Tissue Clearing and Deep Imaging of the Kidney Using Confocal and Two-Photon Microscopy
Microscopic and macroscopic evaluation of biological tissues in three dimensions is becoming increasingly popular. This trend is coincident with the emergence of numerous tissue clearing strategies, and advancements in confocal and two-photon microscopy, enabling the study of intact organs and systems down to cellular and sub-cellular resolution. In this chapter, we describe a wholemount immunofluorescence technique for labeling structures in renal tissue. This technique combined with solvent-based tissue clearing and confocal imaging, with or without two-photon excitation, provides greater structural information than traditional sectioning and staining alone. Given the addition of paraffin embedding to our method, this hybrid protocol offers a powerful approach to combine confocal or two-photon findings with histological and further immunofluorescent analysis within the same tissue.
Key wordsConfocal Imaging Kidney Three-dimensional Tissue clearing Two-photon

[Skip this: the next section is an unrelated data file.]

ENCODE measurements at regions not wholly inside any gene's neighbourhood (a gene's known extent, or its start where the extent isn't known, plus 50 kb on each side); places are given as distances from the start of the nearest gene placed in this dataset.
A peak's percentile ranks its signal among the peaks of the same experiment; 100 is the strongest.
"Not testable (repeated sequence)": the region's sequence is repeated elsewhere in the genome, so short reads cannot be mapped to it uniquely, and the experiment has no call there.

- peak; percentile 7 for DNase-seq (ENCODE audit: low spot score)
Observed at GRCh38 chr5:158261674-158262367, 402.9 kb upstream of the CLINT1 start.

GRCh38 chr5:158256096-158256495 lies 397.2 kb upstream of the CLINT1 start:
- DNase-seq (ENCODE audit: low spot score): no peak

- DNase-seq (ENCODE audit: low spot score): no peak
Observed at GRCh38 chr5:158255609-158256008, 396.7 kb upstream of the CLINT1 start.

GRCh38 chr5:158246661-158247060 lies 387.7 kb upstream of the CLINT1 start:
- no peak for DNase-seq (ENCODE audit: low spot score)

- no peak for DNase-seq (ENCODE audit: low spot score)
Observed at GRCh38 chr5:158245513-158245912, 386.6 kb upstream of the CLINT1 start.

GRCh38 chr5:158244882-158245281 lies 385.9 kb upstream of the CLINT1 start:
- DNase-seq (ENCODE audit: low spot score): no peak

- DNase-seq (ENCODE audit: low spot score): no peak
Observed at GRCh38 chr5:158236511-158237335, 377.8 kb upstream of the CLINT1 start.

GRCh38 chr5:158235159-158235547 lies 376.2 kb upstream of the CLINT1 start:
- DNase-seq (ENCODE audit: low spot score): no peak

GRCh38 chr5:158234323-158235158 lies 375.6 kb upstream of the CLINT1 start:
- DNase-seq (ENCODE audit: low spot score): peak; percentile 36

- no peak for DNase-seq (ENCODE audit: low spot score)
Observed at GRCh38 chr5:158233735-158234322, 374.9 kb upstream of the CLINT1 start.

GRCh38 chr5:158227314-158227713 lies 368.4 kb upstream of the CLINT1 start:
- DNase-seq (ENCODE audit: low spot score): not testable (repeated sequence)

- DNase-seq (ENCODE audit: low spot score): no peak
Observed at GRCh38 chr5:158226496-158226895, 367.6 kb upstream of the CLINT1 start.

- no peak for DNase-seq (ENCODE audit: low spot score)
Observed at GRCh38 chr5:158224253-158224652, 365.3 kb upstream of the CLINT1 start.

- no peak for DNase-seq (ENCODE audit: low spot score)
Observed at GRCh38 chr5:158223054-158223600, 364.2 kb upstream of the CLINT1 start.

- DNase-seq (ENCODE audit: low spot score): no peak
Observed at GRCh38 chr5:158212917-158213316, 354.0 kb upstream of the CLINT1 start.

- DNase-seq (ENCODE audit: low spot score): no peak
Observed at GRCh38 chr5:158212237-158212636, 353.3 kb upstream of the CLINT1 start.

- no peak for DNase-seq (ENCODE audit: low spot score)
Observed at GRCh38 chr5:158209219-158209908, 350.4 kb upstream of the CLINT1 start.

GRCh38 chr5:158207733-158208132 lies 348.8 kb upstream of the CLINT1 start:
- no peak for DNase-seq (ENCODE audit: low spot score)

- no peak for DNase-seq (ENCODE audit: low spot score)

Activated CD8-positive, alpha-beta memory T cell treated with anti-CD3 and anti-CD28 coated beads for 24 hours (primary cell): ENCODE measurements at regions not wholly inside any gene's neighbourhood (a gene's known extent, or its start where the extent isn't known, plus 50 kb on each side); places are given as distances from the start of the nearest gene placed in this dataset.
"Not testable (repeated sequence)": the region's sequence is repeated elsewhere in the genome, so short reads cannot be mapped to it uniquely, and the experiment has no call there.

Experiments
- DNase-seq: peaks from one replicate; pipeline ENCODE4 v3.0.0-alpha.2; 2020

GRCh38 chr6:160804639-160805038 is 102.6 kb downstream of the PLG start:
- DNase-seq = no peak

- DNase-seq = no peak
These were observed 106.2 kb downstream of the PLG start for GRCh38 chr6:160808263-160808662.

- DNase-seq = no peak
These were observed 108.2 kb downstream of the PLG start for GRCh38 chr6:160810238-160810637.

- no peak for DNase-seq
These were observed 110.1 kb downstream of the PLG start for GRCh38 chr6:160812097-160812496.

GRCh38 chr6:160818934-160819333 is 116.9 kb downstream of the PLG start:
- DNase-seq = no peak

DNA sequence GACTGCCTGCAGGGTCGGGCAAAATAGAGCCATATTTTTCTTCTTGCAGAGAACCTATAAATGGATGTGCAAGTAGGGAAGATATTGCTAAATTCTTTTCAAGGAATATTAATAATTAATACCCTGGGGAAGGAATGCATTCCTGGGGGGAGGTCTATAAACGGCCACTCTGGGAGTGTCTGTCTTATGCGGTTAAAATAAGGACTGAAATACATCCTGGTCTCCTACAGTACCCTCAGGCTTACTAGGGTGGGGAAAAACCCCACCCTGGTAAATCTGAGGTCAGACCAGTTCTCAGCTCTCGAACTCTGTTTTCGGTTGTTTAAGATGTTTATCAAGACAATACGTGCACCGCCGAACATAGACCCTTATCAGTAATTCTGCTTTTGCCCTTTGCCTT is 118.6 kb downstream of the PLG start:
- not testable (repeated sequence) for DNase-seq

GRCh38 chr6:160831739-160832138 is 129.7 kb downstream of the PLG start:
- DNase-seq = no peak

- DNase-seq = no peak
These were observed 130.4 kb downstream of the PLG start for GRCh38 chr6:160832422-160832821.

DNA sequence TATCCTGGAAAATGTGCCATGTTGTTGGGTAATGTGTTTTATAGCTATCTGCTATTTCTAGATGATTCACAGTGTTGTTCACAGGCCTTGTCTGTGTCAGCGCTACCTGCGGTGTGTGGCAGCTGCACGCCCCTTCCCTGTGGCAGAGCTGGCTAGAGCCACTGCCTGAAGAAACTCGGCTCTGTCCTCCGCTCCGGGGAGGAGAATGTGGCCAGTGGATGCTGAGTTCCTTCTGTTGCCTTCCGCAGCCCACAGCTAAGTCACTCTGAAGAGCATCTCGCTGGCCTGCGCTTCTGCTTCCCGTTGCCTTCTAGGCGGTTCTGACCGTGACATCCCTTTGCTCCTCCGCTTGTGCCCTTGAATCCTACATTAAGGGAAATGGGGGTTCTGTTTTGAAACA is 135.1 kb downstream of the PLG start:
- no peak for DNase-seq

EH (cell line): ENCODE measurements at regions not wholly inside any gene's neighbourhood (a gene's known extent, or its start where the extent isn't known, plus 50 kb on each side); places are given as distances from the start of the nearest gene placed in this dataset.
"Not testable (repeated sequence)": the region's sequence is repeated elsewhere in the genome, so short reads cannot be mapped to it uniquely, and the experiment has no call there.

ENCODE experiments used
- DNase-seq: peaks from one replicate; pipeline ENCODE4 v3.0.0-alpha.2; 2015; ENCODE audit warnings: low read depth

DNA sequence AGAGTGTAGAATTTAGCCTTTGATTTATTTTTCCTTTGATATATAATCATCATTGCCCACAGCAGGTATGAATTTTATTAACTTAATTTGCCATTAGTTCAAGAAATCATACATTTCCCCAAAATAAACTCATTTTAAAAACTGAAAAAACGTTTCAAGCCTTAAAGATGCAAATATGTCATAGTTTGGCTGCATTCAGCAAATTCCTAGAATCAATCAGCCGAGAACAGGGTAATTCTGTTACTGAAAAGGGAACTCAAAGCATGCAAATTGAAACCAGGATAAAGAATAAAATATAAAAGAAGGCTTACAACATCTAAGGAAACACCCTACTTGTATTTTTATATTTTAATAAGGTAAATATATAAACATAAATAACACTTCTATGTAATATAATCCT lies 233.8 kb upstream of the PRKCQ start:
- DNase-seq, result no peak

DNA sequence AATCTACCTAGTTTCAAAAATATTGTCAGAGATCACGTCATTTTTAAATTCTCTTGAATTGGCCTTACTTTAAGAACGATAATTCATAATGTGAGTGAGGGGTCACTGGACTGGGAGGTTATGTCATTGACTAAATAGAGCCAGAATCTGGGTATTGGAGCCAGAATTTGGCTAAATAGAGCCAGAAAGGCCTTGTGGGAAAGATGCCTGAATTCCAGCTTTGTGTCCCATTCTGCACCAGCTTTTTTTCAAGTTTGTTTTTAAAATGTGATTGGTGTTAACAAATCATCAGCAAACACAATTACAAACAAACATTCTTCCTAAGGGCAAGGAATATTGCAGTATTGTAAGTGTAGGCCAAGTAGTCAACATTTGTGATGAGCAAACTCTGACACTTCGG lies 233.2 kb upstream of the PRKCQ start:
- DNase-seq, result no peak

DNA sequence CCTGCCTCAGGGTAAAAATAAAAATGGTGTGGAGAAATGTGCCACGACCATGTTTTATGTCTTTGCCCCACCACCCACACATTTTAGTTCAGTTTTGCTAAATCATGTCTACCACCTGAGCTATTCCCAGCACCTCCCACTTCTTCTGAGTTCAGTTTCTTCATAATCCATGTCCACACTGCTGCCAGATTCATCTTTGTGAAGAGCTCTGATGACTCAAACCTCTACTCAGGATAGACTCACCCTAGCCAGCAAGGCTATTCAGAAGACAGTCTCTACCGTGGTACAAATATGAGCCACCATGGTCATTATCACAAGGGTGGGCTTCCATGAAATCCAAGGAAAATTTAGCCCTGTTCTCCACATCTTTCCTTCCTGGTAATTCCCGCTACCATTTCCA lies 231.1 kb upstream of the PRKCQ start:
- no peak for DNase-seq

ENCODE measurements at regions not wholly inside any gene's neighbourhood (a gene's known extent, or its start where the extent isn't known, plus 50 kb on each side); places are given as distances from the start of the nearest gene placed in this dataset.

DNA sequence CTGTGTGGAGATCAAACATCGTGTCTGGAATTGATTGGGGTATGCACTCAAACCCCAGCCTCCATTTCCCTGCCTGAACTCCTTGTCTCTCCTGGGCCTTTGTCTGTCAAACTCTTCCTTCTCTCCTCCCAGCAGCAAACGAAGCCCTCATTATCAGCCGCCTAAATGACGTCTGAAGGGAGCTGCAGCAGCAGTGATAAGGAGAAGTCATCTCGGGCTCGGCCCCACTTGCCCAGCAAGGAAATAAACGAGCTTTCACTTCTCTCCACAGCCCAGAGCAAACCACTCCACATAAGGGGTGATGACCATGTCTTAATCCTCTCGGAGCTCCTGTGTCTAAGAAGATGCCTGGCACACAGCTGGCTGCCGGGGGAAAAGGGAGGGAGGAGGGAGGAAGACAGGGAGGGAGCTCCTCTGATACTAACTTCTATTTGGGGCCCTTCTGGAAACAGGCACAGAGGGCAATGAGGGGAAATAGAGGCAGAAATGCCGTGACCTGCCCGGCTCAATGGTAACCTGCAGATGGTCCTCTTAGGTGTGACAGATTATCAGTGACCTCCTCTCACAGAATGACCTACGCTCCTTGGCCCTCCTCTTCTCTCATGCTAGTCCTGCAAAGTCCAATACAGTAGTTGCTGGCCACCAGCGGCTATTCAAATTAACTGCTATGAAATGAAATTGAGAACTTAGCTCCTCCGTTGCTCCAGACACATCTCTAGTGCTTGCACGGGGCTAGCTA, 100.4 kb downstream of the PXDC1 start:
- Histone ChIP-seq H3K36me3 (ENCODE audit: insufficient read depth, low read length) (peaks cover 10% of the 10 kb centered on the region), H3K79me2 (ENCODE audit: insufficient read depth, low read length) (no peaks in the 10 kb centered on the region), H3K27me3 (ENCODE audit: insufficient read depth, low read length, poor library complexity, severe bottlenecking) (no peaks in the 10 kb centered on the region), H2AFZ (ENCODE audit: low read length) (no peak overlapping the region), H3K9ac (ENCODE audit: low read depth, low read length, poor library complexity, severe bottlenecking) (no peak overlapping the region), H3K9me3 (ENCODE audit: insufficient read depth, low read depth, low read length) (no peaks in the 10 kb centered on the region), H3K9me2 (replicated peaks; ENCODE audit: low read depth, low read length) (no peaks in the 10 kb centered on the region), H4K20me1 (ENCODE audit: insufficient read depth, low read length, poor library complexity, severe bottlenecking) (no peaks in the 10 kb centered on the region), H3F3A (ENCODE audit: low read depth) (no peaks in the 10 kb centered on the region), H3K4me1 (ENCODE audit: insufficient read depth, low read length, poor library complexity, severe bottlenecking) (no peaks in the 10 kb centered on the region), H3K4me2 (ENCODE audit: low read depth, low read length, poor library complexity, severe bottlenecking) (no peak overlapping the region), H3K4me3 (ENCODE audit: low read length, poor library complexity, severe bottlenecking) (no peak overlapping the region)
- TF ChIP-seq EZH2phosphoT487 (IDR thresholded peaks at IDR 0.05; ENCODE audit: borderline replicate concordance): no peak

The authors would like to thank Drs. Karen Price, Maria Kolatsi-Joannou, Sarah Ivins, and Catherine Roberts and the rest of the Kidney Disease and Development Group and the Molecular Medicine Unit at UCL Great Ormond Street Institute of Child Health for their guidance, and the staff of the UCL Confocal Imaging Facility for their advice. We would also like to acknowledge Dr. Nicolas Renier (Institut du Cerveau et de la Moelle Epiniere), Dr. Alexander Combes, and Professor Melissa Little (Murdoch Children’s Research Institute) for their email correspondence and clarifications of the methods used in their publications. DJ is supported by funding from the Child Health Research PhD Studentship at UCL Great Ormond Street Institute of Child Health and the UCL MB/PhD Programme. DAL’s laboratory is supported by a Medical Research Council New Investigator Award (MR/J003638/1) and project grant (MR/P018629/1), project grants from Diabetes UK (13/0004763, 15/0005283), and Kidney Research UK (RP36/2015), and by the National Institute for Health Research (NIHR) Biomedical Research Centre (BRC) at Great Ormond Street Hospital (GOSH) for Children NHS Foundation Trust and University College London. Microscopy was performed at the Light Microscopy Core Facility at UCL Great Ormond Street Institute of Child Health, also supported by the NIHR BRC at GOSH (17DD08).
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